How can you take your idea for a product and make that idea into a reality? By conducting UX research, you can help your product owner to understand what value your team wants to deliver and determine whether an idea would generate sufficient return on investment (ROI). The product-design and delivery process helps you to successfully design, test, and release good products.
The product-development lifecycle is substantially the same for almost any product—whether a physical product such as a vehicle or electronic device or a digital product for the Web or mobile devices. Some products have very complex, detailed acceptance criteria, while others might have very simple requirements, depending on their significance and influence on people’s lives and the economy. Read More
Choose a blank sheet of white paper. Put a black dot in the center. Give it to someone and ask what they see. I bet all they’ll see is the black dot. No one sees the beautiful texture, immaculate whiteness, or shape of the paper. All they see is the black dot. Everything else is invisible. That’s how thankless developing a product can be. Nobody notices anything until something goes wrong. Then all hell breaks loose.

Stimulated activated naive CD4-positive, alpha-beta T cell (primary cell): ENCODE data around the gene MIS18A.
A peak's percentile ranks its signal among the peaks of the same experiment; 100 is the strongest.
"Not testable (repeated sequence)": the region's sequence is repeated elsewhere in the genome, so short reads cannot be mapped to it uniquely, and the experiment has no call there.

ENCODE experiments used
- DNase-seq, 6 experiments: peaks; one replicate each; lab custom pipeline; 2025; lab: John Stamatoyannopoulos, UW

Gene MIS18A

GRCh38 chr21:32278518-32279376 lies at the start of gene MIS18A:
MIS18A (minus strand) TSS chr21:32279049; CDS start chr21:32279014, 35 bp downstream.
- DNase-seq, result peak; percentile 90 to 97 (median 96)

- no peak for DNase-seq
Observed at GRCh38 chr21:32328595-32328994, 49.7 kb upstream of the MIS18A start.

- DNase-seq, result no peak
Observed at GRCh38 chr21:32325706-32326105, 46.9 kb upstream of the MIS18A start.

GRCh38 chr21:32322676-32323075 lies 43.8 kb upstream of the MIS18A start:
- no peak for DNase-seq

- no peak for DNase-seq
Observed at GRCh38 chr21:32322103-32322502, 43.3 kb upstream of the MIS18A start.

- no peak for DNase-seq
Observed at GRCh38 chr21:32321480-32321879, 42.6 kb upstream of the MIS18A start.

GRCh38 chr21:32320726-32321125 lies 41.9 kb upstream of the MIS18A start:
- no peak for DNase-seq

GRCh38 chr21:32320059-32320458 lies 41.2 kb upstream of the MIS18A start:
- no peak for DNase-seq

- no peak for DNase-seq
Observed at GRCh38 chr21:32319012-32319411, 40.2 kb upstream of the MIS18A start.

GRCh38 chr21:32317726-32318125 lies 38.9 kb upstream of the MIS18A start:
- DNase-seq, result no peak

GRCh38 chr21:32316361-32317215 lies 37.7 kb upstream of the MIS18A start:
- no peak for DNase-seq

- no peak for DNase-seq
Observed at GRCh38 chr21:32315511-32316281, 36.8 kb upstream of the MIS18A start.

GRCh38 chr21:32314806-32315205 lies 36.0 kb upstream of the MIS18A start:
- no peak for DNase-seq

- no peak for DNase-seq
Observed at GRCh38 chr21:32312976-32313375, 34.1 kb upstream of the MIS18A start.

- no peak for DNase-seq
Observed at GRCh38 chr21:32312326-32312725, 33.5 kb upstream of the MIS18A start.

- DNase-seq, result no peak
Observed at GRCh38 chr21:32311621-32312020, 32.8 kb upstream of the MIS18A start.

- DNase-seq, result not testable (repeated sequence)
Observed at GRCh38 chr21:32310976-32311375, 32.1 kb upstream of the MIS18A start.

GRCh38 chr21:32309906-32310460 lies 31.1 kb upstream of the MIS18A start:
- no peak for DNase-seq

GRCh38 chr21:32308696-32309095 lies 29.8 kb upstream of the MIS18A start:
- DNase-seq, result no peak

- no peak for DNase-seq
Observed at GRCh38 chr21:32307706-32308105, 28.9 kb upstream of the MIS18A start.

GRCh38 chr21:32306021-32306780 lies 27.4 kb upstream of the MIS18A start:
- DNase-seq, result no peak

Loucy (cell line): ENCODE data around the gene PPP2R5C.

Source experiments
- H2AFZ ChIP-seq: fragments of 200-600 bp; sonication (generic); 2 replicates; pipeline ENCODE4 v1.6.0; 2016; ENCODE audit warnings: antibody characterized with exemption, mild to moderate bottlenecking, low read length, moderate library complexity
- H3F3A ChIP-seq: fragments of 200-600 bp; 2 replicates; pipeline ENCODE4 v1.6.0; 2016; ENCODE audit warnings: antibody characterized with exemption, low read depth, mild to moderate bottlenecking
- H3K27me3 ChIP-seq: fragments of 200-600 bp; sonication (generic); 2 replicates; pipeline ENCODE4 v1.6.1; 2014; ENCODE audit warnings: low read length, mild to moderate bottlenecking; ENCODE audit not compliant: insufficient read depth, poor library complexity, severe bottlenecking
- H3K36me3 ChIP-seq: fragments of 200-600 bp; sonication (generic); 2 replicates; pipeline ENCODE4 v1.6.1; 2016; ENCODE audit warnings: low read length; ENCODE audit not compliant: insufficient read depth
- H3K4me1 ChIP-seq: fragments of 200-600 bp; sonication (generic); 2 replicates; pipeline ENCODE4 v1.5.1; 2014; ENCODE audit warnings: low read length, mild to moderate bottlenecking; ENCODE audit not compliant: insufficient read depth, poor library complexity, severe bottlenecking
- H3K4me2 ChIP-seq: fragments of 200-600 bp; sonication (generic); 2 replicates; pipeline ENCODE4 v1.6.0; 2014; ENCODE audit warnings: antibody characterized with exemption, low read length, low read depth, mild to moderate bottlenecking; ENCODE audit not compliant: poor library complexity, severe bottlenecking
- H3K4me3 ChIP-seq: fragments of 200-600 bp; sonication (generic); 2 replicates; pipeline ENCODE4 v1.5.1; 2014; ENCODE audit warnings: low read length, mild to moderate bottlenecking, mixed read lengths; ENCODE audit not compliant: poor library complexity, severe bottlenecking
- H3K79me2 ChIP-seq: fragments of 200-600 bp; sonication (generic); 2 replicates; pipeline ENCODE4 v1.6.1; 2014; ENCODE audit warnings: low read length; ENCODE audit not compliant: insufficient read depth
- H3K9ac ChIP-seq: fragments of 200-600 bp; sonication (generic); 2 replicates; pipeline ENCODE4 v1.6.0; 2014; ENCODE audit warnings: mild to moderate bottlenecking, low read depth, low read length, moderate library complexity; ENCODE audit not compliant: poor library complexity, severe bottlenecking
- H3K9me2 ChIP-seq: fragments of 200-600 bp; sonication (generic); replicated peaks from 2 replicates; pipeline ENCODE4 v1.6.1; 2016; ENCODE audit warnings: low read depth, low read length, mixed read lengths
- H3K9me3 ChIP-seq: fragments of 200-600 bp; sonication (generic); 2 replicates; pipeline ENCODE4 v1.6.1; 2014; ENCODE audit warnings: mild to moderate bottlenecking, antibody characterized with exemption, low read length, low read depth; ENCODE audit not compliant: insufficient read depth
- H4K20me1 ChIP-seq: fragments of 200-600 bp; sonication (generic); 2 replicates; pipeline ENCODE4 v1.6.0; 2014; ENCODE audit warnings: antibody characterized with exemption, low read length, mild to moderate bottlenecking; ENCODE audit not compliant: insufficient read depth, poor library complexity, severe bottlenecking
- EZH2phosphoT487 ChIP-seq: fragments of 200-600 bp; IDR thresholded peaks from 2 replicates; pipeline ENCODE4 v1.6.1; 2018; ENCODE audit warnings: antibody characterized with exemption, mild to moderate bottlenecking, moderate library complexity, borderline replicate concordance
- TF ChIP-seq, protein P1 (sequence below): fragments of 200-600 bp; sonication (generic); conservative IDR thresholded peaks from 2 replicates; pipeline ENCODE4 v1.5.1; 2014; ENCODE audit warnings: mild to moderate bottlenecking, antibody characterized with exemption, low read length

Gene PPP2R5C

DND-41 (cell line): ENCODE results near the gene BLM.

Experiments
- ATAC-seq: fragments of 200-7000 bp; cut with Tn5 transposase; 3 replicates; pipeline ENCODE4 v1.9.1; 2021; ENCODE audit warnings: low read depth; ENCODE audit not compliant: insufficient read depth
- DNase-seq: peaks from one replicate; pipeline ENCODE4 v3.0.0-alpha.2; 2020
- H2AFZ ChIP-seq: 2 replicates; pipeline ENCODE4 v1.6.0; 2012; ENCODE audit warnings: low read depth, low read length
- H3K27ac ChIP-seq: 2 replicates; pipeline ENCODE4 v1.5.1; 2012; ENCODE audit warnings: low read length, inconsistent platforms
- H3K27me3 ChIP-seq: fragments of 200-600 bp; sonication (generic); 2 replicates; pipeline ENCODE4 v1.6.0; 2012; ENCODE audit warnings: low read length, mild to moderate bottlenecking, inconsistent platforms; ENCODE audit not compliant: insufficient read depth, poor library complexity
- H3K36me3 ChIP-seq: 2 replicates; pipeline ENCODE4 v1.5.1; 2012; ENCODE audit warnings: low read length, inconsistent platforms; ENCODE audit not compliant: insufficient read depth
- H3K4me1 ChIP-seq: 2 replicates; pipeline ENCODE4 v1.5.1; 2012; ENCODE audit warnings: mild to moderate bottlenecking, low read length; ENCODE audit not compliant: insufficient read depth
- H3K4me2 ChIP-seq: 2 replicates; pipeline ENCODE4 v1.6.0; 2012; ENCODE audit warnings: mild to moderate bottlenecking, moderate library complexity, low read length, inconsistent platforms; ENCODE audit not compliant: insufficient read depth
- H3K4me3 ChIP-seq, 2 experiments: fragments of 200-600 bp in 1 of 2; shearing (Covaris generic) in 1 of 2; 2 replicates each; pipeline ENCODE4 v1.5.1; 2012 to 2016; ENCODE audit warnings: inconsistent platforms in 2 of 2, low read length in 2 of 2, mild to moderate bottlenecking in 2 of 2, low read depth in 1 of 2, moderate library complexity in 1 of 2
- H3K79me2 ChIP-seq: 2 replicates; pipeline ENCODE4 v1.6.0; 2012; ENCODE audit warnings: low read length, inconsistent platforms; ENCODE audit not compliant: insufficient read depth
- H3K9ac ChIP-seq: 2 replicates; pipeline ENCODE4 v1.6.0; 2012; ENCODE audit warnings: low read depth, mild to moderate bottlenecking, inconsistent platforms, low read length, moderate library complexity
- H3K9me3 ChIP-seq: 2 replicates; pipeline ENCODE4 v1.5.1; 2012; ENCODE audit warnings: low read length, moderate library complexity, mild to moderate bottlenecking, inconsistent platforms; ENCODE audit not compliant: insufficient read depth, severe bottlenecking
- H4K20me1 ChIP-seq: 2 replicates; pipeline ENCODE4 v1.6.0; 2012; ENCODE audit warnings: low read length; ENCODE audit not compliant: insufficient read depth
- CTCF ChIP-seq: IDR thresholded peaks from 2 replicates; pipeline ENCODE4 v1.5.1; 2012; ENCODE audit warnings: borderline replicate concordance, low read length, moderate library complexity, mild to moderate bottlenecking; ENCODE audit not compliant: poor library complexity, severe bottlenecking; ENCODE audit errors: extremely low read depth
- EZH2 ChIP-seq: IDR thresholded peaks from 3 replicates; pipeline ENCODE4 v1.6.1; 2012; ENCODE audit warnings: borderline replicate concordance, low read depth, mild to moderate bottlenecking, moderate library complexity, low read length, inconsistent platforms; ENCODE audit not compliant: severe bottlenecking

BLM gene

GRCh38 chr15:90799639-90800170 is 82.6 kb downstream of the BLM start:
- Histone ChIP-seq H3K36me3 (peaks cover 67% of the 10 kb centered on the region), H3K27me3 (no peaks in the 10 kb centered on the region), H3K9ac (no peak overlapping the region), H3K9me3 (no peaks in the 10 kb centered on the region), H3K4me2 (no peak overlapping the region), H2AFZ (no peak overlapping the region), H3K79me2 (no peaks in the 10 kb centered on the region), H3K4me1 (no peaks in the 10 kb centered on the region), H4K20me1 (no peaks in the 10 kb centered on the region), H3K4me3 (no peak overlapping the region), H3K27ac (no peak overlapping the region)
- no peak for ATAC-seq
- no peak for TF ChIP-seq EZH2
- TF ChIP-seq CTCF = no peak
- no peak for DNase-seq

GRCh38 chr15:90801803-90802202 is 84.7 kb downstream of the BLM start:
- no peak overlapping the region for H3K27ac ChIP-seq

Every day, CEOs, project managers, product managers, brand managers, UX designers, developers, and digital marketers work hard developing new products and improving on existing ones. What users see are the shiny Web sites and colorful apps. But a lot happens behind the scenes, and the process is not as sleek as the outcomes.
But people often appreciate the results better when they know how much work went into achieving them. In this article, I’ll walk through the product-development process so you can better understand what makes it easy or complex. Read More
“It is widely accepted that creative design is not a matter of first fixing the problem and then searching for a satisfactory solution concept; instead it seems more to be a matter of developing and refining together both the formulation of the problem and ideas for its solution, with constant iteration of analysis, synthesis, and evaluation processes between the two “spaces”—problem and solution.”—Nigel Cross and Kees Dorst, in “Co-evolution of Problem and Solution Spaces in Creative Design,” 1999.
If my work in UX design holds any truth, it is that everything could change. On every project, we search for two qualities in parallel: a deeper understanding of the problem at hand and better solutions for it. Constant changes in both the problem and solution spaces are the fundamental forces underlying the UX design process. Read More